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IMS working to make environment as diverse as America

"When we say, 'Back Home Again in Indiana,' it means back home for you as well," senior counsel and chief diversity officer Jimmie McMillian said.
Credit: Penske Entertainment/Joe Skibinski
Jimmie McMillian acts as senior corporate counsel for INDYCAR and the IMS, while also being the chief diversity officer for Penske Entertainment.

SPEEDWAY, Ind. — For 17 years, Jimmie McMillian has been a part of the Indy 500. Now, he serves as counsel and chief diversity officer for Penske Entertainment, which includes the Indianapolis Motor Speedway.

After having some life difficulties during college, McMillian started working at a Firestone store. That's when his coworkers brought him to his first race, and that's how he got hooked on motor sports.

Blending his passion and his profession, he now helps the IMS with diversity training and implementing programs for kids to learn about racing and careers within the industry.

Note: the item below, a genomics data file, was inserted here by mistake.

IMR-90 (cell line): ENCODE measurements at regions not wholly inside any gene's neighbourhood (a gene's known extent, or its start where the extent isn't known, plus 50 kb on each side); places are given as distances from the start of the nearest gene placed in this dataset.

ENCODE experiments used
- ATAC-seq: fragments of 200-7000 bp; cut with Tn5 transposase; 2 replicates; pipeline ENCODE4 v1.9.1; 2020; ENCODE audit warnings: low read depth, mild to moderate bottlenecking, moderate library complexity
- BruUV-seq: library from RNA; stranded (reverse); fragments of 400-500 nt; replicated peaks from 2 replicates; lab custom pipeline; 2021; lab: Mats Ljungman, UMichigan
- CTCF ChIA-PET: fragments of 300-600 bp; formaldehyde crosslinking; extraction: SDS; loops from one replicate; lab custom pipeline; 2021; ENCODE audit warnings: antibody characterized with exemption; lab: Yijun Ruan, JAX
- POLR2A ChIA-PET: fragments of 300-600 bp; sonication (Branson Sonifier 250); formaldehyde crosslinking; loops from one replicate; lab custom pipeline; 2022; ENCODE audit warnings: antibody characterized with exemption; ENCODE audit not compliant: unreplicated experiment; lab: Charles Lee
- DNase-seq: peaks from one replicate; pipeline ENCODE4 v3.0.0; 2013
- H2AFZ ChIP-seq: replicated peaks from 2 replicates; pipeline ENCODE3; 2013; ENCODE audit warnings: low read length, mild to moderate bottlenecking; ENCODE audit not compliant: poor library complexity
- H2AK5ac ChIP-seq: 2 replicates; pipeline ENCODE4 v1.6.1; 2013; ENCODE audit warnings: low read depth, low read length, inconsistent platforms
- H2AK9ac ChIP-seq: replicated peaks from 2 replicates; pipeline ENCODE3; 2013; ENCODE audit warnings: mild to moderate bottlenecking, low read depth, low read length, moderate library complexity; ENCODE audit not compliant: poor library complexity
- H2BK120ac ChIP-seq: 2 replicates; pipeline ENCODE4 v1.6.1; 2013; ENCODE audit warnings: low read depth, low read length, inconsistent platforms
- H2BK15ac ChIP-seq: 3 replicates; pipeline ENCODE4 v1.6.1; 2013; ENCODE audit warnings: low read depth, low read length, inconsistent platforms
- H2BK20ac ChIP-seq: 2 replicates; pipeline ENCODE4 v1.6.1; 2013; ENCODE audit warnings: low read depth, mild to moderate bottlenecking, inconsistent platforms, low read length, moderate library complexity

"There are a number of reasons we feel like there is a block [with minority communities]. One is we haven't engaged with that community. This track, this series hasn't had the need or felt like they had the obligation to engage. Instead it’s been like, 'Hey, we open the doors. We run the cars, and those who are interested will come,'" McMillian said.

McMillian said he wants everything about IMS — the fans, the environment, the employees, the volunteers — to reflect America.

"We want to make sure that we're doing the outreach necessary to make sure that all of our citizens feel welcome here and also enjoy what we have to offer," McMillian said.

Inclusivity is the goal — making sure everyone knows the Indianapolis 500 is an experience that they should have and feel good about. 

"I want you to know that we are being successful, but it can only work with your help and your engagement. We want you to come here and have the time of your life," McMillian said. "We want you to start your family traditions here and have your family reunions here. We want you to come listen to Morris Day and the Time. We want you to come and dance and sing, be wowed and awed. I want you to bring your children. So they can learn about being an engineer and cheer on Rod Reid and Miles Rowe — our African American drivers and owners. So that when we say 'Back Home Again in Indiana,' it means back home for you as well," McMillian said.

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